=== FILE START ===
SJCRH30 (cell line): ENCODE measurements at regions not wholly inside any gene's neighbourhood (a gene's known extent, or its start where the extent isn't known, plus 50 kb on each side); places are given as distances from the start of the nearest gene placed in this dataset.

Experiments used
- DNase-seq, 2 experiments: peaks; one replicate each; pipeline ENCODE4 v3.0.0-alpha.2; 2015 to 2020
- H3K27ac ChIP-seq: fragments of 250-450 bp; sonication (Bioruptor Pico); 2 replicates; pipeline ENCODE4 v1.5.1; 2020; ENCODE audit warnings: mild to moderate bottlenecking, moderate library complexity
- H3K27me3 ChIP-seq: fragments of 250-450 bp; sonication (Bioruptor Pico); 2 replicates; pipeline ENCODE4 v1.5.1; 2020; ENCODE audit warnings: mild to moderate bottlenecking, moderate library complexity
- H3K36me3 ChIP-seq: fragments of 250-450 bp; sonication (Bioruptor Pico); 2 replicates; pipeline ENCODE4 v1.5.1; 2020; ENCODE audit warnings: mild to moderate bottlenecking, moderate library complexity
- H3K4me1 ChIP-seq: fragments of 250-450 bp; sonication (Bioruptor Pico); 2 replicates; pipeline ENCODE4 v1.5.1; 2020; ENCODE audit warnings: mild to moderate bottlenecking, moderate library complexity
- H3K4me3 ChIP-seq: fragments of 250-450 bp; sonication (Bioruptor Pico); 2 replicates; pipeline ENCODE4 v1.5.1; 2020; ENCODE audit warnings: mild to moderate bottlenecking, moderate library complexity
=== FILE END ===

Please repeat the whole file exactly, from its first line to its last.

SJCRH30 (cell line): ENCODE measurements at regions not wholly inside any gene's neighbourhood (a gene's known extent, or its start where the extent isn't known, plus 50 kb on each side); places are given as distances from the start of the nearest gene placed in this dataset.

Experiments used
- DNase-seq, 2 experiments: peaks; one replicate each; pipeline ENCODE4 v3.0.0-alpha.2; 2015 to 2020
- H3K27ac ChIP-seq: fragments of 250-450 bp; sonication (Bioruptor Pico); 2 replicates; pipeline ENCODE4 v1.5.1; 2020; ENCODE audit warnings: mild to moderate bottlenecking, moderate library complexity
- H3K27me3 ChIP-seq: fragments of 250-450 bp; sonication (Bioruptor Pico); 2 replicates; pipeline ENCODE4 v1.5.1; 2020; ENCODE audit warnings: mild to moderate bottlenecking, moderate library complexity
- H3K36me3 ChIP-seq: fragments of 250-450 bp; sonication (Bioruptor Pico); 2 replicates; pipeline ENCODE4 v1.5.1; 2020; ENCODE audit warnings: mild to moderate bottlenecking, moderate library complexity
- H3K4me1 ChIP-seq: fragments of 250-450 bp; sonication (Bioruptor Pico); 2 replicates; pipeline ENCODE4 v1.5.1; 2020; ENCODE audit warnings: mild to moderate bottlenecking, moderate library complexity
- H3K4me3 ChIP-seq: fragments of 250-450 bp; sonication (Bioruptor Pico); 2 replicates; pipeline ENCODE4 v1.5.1; 2020; ENCODE audit warnings: mild to moderate bottlenecking, moderate library complexity